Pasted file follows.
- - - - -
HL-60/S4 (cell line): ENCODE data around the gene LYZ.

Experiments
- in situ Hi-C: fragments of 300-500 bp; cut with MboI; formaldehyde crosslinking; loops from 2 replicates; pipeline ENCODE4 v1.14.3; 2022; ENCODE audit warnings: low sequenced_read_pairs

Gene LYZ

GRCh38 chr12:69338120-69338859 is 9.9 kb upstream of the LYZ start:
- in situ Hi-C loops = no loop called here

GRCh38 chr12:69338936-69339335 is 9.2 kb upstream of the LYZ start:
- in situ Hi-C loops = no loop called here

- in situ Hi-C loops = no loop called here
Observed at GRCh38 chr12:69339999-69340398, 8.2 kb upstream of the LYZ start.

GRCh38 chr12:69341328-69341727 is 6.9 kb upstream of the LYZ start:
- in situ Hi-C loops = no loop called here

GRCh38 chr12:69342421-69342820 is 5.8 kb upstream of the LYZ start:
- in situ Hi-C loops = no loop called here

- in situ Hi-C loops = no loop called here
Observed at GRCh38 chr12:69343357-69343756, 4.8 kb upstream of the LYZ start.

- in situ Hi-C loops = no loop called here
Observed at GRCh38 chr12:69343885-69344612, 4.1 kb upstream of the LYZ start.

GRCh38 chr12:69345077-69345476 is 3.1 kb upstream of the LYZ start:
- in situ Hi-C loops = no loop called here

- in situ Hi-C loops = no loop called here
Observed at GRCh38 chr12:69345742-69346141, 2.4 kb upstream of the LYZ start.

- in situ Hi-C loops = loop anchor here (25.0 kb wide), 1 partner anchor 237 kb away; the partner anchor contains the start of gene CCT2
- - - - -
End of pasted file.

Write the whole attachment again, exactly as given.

HL-60/S4 (cell line): ENCODE data around the gene LYZ.

Experiments
- in situ Hi-C: fragments of 300-500 bp; cut with MboI; formaldehyde crosslinking; loops from 2 replicates; pipeline ENCODE4 v1.14.3; 2022; ENCODE audit warnings: low sequenced_read_pairs

Gene LYZ

GRCh38 chr12:69338120-69338859 is 9.9 kb upstream of the LYZ start:
- in situ Hi-C loops = no loop called here

GRCh38 chr12:69338936-69339335 is 9.2 kb upstream of the LYZ start:
- in situ Hi-C loops = no loop called here

- in situ Hi-C loops = no loop called here
Observed at GRCh38 chr12:69339999-69340398, 8.2 kb upstream of the LYZ start.

GRCh38 chr12:69341328-69341727 is 6.9 kb upstream of the LYZ start:
- in situ Hi-C loops = no loop called here

GRCh38 chr12:69342421-69342820 is 5.8 kb upstream of the LYZ start:
- in situ Hi-C loops = no loop called here

- in situ Hi-C loops = no loop called here
Observed at GRCh38 chr12:69343357-69343756, 4.8 kb upstream of the LYZ start.

- in situ Hi-C loops = no loop called here
Observed at GRCh38 chr12:69343885-69344612, 4.1 kb upstream of the LYZ start.

GRCh38 chr12:69345077-69345476 is 3.1 kb upstream of the LYZ start:
- in situ Hi-C loops = no loop called here

- in situ Hi-C loops = no loop called here
Observed at GRCh38 chr12:69345742-69346141, 2.4 kb upstream of the LYZ start.

- in situ Hi-C loops = loop anchor here (25.0 kb wide), 1 partner anchor 237 kb away; the partner anchor contains the start of gene CCT2